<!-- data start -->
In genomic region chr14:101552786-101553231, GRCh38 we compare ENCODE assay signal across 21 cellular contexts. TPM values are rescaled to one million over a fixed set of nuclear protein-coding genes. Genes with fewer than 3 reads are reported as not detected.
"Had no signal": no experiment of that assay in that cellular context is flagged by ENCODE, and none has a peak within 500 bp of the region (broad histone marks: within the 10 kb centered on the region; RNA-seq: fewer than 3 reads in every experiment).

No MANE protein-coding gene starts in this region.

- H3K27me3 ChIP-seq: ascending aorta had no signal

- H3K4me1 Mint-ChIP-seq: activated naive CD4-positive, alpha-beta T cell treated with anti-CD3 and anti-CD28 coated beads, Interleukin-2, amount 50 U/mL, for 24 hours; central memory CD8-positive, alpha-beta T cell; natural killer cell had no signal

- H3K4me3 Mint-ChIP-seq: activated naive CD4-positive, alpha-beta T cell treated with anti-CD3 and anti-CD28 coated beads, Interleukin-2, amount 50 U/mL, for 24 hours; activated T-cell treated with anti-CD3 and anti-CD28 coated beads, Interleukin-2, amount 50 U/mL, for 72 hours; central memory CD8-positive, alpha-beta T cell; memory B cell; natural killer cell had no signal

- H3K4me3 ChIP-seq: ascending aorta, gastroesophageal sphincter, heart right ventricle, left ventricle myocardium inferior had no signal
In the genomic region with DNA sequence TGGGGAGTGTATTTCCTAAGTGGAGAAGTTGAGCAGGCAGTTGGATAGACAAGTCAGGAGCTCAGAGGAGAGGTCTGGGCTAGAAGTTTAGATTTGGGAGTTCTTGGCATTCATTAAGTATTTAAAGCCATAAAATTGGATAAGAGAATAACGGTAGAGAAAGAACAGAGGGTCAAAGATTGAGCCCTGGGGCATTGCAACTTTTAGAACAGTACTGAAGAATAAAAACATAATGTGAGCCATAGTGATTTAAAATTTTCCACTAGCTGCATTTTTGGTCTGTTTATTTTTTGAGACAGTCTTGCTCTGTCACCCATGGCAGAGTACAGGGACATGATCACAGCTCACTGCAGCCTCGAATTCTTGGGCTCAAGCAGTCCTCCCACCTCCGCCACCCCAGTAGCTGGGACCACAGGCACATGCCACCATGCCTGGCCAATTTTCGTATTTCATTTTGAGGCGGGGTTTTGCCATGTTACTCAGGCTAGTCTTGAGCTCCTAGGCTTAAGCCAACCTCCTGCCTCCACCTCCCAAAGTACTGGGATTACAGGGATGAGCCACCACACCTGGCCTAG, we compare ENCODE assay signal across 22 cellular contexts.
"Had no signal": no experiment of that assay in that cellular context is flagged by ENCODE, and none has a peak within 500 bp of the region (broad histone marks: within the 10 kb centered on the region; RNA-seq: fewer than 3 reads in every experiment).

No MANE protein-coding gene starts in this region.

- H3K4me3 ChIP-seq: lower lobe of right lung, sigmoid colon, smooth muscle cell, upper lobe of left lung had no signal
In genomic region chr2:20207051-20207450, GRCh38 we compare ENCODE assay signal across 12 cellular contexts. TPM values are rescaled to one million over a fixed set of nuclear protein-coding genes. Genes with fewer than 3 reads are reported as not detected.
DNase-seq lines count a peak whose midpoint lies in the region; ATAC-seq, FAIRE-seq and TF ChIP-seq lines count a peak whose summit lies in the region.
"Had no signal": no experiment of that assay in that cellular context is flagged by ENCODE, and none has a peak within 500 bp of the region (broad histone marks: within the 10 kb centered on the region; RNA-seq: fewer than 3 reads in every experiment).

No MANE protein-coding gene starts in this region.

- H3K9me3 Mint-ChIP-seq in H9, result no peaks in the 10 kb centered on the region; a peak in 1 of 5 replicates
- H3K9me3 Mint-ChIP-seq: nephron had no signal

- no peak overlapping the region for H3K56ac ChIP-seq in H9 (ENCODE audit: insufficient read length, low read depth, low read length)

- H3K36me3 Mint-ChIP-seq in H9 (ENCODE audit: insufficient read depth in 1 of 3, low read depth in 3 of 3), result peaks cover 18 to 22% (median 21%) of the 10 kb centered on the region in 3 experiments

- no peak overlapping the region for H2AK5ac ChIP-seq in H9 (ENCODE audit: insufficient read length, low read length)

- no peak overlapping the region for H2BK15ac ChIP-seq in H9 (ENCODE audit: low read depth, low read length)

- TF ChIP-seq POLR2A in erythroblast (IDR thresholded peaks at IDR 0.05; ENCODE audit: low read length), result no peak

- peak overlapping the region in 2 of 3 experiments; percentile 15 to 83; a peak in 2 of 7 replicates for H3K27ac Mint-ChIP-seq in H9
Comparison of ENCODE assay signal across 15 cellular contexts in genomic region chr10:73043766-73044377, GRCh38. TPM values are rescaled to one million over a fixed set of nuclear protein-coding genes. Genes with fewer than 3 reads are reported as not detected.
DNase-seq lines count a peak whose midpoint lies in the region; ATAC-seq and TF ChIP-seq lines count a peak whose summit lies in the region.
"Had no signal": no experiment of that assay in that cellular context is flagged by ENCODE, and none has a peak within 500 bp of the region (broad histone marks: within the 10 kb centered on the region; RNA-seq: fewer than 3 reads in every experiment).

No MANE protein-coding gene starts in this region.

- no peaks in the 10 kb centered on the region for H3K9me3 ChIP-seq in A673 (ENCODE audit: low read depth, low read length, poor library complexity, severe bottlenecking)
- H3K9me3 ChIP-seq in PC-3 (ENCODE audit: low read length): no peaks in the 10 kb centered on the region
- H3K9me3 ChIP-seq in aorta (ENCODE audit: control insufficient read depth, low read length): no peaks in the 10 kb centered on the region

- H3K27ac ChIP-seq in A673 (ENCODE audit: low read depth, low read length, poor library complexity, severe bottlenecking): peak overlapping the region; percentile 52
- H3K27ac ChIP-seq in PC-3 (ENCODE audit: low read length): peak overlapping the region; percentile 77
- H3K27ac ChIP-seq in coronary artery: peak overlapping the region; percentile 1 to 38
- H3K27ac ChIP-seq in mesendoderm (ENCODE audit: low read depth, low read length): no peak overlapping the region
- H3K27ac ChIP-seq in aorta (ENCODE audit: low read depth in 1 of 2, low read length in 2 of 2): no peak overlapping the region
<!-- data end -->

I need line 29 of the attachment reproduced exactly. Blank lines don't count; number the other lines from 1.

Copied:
- H3K9me3 ChIP-seq in PC-3 (ENCODE audit: low read length): no peaks in the 10 kb centered on the region